Posts Tagged ‘Darcie Hossack’

Depending on the paper, next week’s food column, or the week after that,  is all about Writers Reading Recipes.

It’s more than the very good idea of Book Madam Julie Wilson! It’s a literary feast, with celebrated authors lending their voices to tempting dishes. Better than bedtime stories. Almost as good as eating. Kathryn Kuitenbrouwer even reads in Flemish.

So find someplace quiet, have a seat. Take a pen with you. You might want to make a grocery list.

Writers reading recipes begins with a series of readings by five authors. Listen in here!

In order of appearance:
Julie Wilson, “Tender Eggs with Cream and Chives”
Sarah Leavitt, “Pumpernickel Bread Ring”
Iain Reid, “Coconut Ginger Lentil Soup”
Darcie Friesen Hossack, “Rollkuchen”
Kathryn Kuitenbrouwer


Teri Vlassopolous reads Aunt Gwen’s Fried Egg Sandwiches in “H is for Happy” from An Alphabet for Gourmets, by M. F. K. Fisher, published in 1948.

Teri Vlassopoulos’s first book, Bats or Swallows, was published by Invisible Publishing in Fall 2010. She’s not only a good friend of mine from writing school, but we were co-short-listed for the 2011 Danuta Gleed Literary Award. Her favourite meal is breakfast.

In the third instalment,

Writers Reading Recipes continues with Kim Moritsugu reading “Butterscotch Brownies” from The Joy of Cooking, by Irma S. Rombauer and Marion Rombauer Becker.

Kim Moritsugu is a creative writing teacher, food blogger and the author of four novels and one novelette. Visit her at The Hungry Novelist and kimmoritsugu.com. Follow her on Twitter at @KimMoritsugu.

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Check out the Calgary Beacon today for Chocolate Bread Pudding that makes use of the second loaf of chocolate bread from an already decadent other recipe!

Chocolate Bread Pudding.

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Every so often I get a letter from a reader that erases any doubt about why I do what I do. There’s the Christmas card from a woman who told me she’s kept,  for years, a newspaper clipping from a story I wrote about Christmases spent with my Mennonite grandparents (men in the living room cracking nuts, women in the kitchen, kids in the basement…all of us waiting for our holiday brown paper lunch bags, filled with nuts, mandarines, hard candy and $2 bills). Her experience, she said, was much the same. She’s kept my clipping, I’ve saved her card.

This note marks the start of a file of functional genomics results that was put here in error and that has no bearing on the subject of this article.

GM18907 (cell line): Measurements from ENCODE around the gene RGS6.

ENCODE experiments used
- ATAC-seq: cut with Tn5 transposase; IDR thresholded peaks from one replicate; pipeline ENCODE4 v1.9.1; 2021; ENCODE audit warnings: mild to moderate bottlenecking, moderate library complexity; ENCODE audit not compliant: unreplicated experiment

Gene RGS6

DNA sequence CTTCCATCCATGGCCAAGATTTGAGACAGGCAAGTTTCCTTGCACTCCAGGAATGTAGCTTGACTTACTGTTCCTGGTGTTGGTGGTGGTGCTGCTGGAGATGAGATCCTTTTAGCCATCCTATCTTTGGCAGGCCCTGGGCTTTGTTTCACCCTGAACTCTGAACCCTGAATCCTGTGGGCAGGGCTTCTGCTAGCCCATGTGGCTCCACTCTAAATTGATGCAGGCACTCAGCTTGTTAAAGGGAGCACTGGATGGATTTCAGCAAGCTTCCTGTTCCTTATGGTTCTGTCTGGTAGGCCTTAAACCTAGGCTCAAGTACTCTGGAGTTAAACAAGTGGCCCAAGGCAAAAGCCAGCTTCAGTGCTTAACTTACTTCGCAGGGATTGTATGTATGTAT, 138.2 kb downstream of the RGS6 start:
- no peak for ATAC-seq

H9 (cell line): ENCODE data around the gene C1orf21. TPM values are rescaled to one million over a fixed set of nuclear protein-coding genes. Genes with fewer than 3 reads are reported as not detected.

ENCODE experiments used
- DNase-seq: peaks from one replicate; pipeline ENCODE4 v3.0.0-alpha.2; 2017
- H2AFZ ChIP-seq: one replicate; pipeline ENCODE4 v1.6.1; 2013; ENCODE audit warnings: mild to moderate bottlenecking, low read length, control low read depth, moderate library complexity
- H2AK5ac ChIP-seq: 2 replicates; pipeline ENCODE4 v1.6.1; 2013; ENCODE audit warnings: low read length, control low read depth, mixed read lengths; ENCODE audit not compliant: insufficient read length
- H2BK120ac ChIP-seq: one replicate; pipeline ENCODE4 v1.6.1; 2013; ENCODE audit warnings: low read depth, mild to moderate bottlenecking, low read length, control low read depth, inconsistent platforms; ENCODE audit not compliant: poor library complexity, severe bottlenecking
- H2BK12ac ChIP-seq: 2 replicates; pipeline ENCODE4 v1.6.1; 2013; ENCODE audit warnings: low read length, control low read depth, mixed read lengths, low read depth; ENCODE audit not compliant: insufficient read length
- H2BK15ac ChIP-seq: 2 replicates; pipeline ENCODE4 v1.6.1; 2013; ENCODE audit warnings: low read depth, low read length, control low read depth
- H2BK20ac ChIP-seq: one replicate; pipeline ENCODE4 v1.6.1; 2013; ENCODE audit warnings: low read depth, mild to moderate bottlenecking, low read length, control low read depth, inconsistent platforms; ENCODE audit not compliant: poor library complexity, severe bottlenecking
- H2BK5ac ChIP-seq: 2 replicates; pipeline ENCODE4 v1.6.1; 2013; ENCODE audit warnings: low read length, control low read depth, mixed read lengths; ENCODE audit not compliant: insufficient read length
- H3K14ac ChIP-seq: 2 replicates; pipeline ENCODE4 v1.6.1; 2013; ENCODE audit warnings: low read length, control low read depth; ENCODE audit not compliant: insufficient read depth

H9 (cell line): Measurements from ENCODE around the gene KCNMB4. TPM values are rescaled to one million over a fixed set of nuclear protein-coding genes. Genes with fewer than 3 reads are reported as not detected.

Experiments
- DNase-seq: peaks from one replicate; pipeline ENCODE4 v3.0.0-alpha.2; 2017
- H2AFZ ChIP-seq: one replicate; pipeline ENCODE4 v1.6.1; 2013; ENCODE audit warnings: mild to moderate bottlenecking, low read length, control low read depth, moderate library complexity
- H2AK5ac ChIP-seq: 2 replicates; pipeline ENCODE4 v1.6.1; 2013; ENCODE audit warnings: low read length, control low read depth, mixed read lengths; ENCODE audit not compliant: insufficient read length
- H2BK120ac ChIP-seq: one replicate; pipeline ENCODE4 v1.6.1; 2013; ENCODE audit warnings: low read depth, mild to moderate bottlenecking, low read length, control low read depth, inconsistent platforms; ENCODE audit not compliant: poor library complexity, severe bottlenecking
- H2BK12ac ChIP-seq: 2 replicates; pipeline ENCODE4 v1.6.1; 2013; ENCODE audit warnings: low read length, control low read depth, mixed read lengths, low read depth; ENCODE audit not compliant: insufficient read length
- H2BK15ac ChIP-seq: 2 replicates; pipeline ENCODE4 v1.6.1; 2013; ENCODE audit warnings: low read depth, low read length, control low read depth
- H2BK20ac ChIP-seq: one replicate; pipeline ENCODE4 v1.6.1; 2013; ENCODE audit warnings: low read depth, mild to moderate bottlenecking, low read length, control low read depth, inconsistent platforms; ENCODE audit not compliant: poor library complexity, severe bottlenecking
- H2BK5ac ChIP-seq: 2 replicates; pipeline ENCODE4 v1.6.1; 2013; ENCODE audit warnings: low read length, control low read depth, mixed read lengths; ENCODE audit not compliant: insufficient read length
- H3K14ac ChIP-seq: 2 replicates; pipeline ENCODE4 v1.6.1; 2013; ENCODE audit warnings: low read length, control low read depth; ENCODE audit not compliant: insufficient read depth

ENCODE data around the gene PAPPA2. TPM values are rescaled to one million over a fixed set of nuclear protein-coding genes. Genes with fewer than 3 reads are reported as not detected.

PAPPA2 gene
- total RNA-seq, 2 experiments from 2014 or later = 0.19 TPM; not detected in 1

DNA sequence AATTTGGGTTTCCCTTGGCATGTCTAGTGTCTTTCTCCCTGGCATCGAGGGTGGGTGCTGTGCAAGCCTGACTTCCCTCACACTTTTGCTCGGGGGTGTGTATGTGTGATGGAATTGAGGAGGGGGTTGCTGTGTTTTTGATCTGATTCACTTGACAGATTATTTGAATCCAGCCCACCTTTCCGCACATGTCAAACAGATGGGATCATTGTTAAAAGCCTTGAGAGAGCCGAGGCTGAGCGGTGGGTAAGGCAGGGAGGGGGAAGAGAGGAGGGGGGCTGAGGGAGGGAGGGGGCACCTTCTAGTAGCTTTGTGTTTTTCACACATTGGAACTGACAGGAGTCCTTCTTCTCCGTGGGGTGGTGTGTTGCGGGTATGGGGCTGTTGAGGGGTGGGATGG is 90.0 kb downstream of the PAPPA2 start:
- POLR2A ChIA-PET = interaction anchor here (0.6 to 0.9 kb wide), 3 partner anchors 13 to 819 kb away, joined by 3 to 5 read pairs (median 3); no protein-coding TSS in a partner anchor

This morning, I received another keeper.

I’ve met so many warm-hearted people while reading and touring with Mennonites Don’t Dance. Many have taken time to tell me stories about where they’re from, their own Mennonite roots. Some of the stories are familiar, all appreciated, many hilarious. Like this one, where Alice Gro explains how she came to use more than 14 plums on her platz.

Congratulations on “Mennonites Don’t Dance”!  As an avid reader of your (and Dean’s!) Courier column, I eagerly awaited your book!  Unfortunately I wasn’t able to attend your launching at the Kelowna Library, but a few days later I was able to scoop a signed copy for myself and for each of my 4 sisters!  They were great little gifts to take down to the  Penner family Thanksgiving gathering at the coast.

Your stories were as wonderful to read as I expected.  I did not have the “prairie experience my self; I was born after my parents had moved to that B.C. Mennonite mecca –  Yarrow.  (Daughter of Raspberry Penner, who was son of Postman Penner – you know what I mean.) Some of that old prairie ethic certainly did come along for the ride, though.

I had a good laugh at your reference to Peach Pie in “Ashes”.  That instinctive frugality hit me as I was making my contribution to the Penner Thanksgiving feast: Plum Platz.  All my life I thought it was a “given” that  it took exactly 14 plums to make a 9×12 Platz.  Here I was, making 4 of those suckers, and STILL had pounds and pounds of those prolific fruits still on the counter.  The thought of making MORE Plum Platz was crazy-making!  Oh! Wow!  What a thought!  I could STAND THE PLUMS ON EDGE!  I could fit 30 or 40 plums in each pan!  Genius!  (Big hit at the dinner party too!)  We  Mennonites (using the term loosely here) still have some built-in traits, that’s for sure.